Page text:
About The Author
Amy Waldman was co-chief of the South Asia bureau of The New York Times. Her fiction has appeared in The Atlantic and the Boston Review and is anthologized in The Best American Nonrequired Reading 2010. She lives with her family in Brooklyn. The Submission is her first novel. Bound to spark debate and controversy, her timely novel looks at what happens when the winner of an anonymously entered competition to build a memorial on the 9/11 site is found to be an enigmatic Muslim-American architect, Mohammad Khan, who feels no need to speak for those who share his faith, or to represent the beliefs of anyone but himself. The ensuing public and media fallout rips open racial and religious wounds that have not been mended, only mutually ignored, and the stage is set for a very bitter, very public conflict. We talked to Amy about religious intolerance, the healing process and the pleasures of reading and writing fiction.
Questions & Answers
The memorial garden and fountains at the World Trade Center are just about to open to the public - but at what point in the process did you first get the idea for your book? Was it in direct response to the overturning of the first choice of the tower's designer in favour of Daniel Liebeskind?
I had the idea for my book in late 2003, which was roughly around the time the 9/11 memorial competition was underway. An artist friend and I were talking about that competition and others, including Maya Lin's selection as the designer of the Vietnam Veterans Memorial many years earlier. One aspect of the controversy then was her being Asian-American, which got me thinking: what would be the equivalent for 9/11? The answer, obviously, was an American Muslim winning, and the idea for The Submission was born.
Michael Arad, who designed the cascades and gardens in the plaza, has said that 'public spaces are the glue that binds society together' - but was it inevitable that the debate over what should happen to the site would tear people apart - both in your novel and in reality?
I would probably amend his quote to say that public spaces may bind society together, but only after the debates over them tear society apart. The memorial historian James Young put it well: "All memorial processes are exercises in disunity, even as they strive to unify memory." This is particularly so as the idea of what a memorial is meant to do becomes ever more contested, and there are so many competing constituencies laying claim to the site, whether grieving family members or traumatized neighbors or businessmen.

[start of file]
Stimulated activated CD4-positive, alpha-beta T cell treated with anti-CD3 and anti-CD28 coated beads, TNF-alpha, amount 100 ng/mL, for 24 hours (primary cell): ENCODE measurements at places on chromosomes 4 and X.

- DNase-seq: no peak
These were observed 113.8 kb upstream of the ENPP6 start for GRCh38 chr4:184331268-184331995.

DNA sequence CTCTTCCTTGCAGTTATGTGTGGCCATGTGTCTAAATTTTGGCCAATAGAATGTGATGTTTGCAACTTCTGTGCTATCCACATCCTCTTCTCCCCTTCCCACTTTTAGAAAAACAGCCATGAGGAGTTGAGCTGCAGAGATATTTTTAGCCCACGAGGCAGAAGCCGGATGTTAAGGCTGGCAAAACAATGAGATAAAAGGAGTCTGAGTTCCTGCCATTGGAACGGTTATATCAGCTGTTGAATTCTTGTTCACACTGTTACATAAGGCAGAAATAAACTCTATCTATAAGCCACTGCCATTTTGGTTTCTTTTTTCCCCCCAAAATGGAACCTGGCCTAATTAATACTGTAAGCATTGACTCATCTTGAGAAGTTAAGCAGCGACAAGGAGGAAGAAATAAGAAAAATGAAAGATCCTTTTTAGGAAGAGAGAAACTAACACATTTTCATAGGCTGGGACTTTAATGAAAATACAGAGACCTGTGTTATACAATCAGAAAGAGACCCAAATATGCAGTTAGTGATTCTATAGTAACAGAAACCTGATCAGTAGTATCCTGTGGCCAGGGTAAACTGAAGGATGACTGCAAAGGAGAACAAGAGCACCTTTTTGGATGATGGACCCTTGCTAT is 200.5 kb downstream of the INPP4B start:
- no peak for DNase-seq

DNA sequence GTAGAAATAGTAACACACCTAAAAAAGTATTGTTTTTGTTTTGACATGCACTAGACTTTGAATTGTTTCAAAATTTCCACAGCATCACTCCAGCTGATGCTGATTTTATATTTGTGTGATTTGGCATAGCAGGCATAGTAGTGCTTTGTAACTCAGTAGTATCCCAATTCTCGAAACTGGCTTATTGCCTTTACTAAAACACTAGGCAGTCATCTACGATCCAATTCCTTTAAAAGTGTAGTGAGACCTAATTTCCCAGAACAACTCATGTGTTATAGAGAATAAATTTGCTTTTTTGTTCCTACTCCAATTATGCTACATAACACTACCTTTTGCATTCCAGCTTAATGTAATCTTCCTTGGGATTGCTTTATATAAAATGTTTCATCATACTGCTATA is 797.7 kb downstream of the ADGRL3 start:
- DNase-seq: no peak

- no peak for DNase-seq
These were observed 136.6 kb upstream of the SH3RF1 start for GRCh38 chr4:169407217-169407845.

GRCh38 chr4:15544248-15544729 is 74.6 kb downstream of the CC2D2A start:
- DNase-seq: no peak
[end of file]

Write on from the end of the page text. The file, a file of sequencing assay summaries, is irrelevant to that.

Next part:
Do you think the 'new, ominous strain of intolerance in the land' that one of your characters describes in the book has retreated at all? Do you think it faces a resurgence as the anniversary of the attacks approaches?
That strain was certainly very strong in the U.S. last summer, when the controversy around the proposed mosque near Ground Zero exploded, but it seems much more subdued now. It's hard to know what will happen in the next month, but the mood now seems more reflective and contemplative.
Claire bemoans the fact that Picasso 'was so horrible', whereas her husband Cal maintains that 'you should judge the paintings as works of art, and Picasso as a man'. Was Mo Khan right not to try to engage with the American public, to justify or ingratiate himself, or do you think the situation demanded that he should?
I'm a big believer that so much of the pleasure of fiction comes from readers being able to, in essence, complete the work themselves --- using their own imaginations to fill in missing pieces or explain mysteries; using their own minds to answer questions like the one you pose. In many ways, it's the question at the heart of the novel, and I want to allow readers to decide for themselves.
The tabloid reporter, the opportunistic governor, zealots... practically no one comes out of this novel too well. Only Asma, a 9/11 widow struggling to raise her son in a foreign land, seems to have some kind of moral purity. Do you think there is more to despair of than to hope for?
Actually I'm a fairly hopeful person, and hopeful about America. But this has been a difficult period in our history, and the initial sense that 9/11 brought us together, and brought out the best in us, yielded to a more complicated reality over the past decade. The novel probably reflects a certain sadness at that.
You have a distinguished career as a journalist. What made you turn to fiction?
It was really this particular idea --- otherwise I don't think I would have had the nerve to try a novel! And for all the words I and other journalists and commentators wrote after 9/11, I did feel that there were aspects of it that could only be addressed, or maybe best addressed, through art. Once I started writing The Submission, I couldn't stop. It was very freeing and exhilarating to write fiction after adhering to the facts for so many years!
You have already published some short stories. Which form do you think you will adopt in the future - or does it depend on the subject?
I have an idea for another novel, and that's what I will work on next, probably with some short stories and pieces of journalism woven in for relief.